Don

Hello Don,

What you do is amazing. I have loan in which the monthly payments may change and well as sometimes the interest rate changes. I am trying to figure out how to calculate how much I currently owe. Do you have a spreadsheet that could do this type of calculation for me?

I would appreciate any help you could provide,

Thank you,

Kerry

Hi Don,

Thank you very much for your spreadsheets online.

Perhaps you could help me wit a small change on your sheet: AmortzationChangeRate.xlsx.

My situation:

We are 2 persons about to buy property. We will be paying money into a joint account for the mortgage. We plan to make extra paymens when we have the money to do so.

The mortgage will be a variable rate over 40 years, and according to the advisor, the payments will always stay the same, but the term (years) will decrease when we make extra payments.

I need to make it fair for both of us, so the whoever pays more into his own share, the more interest would be saved on his account.

1) Is it possible to change the sheet to choose if you want to reduce the (a) Term, or (b) The monthly amount.

2) Is it possible to have more rows for the interest rate, as it might change quite a lot over 40 years.

3) Is it possible to have a tab to show “Years saved off original loan term”?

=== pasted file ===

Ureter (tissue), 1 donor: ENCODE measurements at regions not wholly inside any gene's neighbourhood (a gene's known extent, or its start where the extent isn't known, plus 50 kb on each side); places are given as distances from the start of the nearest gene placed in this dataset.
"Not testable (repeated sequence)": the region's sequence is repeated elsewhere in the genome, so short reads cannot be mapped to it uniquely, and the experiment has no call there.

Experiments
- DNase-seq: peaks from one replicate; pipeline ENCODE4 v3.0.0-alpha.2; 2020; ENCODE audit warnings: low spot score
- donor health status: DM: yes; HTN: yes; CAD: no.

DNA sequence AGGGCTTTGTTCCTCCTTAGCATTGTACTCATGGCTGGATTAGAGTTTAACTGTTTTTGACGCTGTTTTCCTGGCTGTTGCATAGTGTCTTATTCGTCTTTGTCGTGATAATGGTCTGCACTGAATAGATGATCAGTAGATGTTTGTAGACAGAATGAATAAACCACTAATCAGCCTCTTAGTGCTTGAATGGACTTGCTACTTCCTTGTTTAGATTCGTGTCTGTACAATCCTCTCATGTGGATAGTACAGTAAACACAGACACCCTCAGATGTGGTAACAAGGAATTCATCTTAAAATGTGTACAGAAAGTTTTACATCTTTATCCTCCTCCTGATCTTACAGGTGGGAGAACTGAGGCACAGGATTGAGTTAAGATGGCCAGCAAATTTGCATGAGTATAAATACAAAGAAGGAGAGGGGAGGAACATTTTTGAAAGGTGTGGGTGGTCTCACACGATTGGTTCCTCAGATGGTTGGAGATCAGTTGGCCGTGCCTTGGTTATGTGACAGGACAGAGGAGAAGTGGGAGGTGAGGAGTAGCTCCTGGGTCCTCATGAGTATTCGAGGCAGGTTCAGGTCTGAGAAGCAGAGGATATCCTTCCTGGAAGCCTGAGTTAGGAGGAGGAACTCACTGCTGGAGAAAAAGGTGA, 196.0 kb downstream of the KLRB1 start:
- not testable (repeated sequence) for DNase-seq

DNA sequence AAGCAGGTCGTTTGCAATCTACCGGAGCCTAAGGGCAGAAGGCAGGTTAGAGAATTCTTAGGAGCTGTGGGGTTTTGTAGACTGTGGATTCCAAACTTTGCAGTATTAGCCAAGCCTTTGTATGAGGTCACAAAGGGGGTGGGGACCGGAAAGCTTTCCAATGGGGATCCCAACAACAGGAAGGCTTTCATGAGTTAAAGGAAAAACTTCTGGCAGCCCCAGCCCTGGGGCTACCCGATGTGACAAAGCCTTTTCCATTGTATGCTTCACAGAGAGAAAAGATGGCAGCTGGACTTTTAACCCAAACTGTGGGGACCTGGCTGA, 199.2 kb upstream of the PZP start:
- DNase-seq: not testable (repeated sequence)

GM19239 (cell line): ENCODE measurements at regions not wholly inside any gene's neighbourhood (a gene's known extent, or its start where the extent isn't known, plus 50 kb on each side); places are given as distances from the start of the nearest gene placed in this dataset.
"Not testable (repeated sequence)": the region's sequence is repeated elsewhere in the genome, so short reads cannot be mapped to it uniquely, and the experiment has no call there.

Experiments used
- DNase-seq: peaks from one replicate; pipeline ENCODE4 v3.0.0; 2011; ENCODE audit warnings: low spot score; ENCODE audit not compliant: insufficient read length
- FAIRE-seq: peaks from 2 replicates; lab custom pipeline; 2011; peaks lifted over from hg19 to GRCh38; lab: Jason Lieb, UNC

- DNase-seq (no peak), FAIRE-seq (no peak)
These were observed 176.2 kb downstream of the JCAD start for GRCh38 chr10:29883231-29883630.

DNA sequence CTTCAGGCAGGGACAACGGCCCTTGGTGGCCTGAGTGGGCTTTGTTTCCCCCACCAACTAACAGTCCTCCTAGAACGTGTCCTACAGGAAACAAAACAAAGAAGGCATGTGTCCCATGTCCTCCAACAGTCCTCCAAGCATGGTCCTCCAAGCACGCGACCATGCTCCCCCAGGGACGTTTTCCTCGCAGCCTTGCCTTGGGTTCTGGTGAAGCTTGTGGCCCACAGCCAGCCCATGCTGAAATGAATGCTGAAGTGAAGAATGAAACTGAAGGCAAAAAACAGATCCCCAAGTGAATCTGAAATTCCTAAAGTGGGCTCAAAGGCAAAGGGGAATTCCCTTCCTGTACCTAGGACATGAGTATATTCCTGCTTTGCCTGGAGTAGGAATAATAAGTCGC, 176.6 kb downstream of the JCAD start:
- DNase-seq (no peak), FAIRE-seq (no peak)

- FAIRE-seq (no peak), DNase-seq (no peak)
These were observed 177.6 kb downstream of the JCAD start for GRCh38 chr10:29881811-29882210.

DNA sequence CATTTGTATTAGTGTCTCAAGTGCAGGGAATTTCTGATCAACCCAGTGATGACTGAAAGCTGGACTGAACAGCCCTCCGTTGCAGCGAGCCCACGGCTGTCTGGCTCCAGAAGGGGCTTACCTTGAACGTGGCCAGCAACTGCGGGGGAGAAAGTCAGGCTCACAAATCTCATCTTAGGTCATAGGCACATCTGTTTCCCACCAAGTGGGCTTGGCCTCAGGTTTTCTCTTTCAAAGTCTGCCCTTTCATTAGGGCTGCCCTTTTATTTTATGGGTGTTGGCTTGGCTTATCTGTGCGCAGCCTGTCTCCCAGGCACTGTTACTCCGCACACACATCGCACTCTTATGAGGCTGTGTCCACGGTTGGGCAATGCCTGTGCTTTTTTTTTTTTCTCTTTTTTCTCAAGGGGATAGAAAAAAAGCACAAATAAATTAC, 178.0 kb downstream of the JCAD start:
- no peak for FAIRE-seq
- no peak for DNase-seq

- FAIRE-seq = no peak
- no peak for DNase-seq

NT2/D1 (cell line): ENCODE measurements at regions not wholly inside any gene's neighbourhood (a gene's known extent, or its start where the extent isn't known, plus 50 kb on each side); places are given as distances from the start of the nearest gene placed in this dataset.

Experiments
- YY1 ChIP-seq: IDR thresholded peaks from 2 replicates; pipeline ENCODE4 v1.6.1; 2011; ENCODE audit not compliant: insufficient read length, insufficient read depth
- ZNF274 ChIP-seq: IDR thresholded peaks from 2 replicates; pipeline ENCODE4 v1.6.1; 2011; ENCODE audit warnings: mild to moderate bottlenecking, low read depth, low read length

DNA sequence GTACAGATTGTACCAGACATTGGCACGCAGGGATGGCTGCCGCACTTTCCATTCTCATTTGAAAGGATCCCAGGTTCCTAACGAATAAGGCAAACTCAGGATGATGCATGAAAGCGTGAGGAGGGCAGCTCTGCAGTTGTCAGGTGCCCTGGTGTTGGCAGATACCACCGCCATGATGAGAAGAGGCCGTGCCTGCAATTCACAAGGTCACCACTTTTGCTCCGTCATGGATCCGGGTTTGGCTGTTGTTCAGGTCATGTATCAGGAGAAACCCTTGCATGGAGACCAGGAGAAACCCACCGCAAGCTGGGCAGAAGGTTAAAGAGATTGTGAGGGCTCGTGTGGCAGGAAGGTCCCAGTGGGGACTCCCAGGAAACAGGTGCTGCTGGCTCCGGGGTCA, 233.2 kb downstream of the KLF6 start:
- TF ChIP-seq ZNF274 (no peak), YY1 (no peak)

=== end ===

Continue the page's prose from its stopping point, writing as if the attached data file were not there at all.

I saw another calculator which also would have worked IF it was possible to select different interest rates. See mortgagecalculator.org

Thank you for any help!

Stefan,

It is a little hectic around the holiday, but give me a few days and I will come up with something for you.

Don

this spreadsheet is awesome and exactly what i was looking for! thank you for providing. would you be so kind to let me know how i could adjust for a 10 year length please?

Molli,

The email I sent you came back “not valid”

this spreadsheet is awesome and exactly what i was looking for! how can i make this for a 10 year loan term please?

Molli,

Are you looking to change the rate more than 6 times during the life of the loan or less than six times? For 6 times or less just make sure that cell G9 (Total Months) equals 120. See attachment. Let me know if that works for you.

Don

Can this be adapted for fortnightly payment schedule?

Colin,

Below is a link to a Canadian mortgage amortization that allows for bi-weekly payments. You can download that spreadsheet and use the methodology to adapt the variable rates.

https://www.vertex42.com/Calculators/Canadian-mortgage.html

Don

Do the methodology and excell sheet can be used for FRN instrument ?

Thanks..

Niko,

The basic methodology would work for calculating the internal rate of return, however the payment schedule would need to be changed to quarterly from monthly. The IRR function would also need to be changed to quarterly. The principal paydown would most likely need to be set to zero. In addition, the number of rate changes would probably be needed to be increased.The note’s interest would also need to be based on a 30/360 day count.

You would be better off just using the variable rate concept, and building your own spreadsheet from scratch.

Don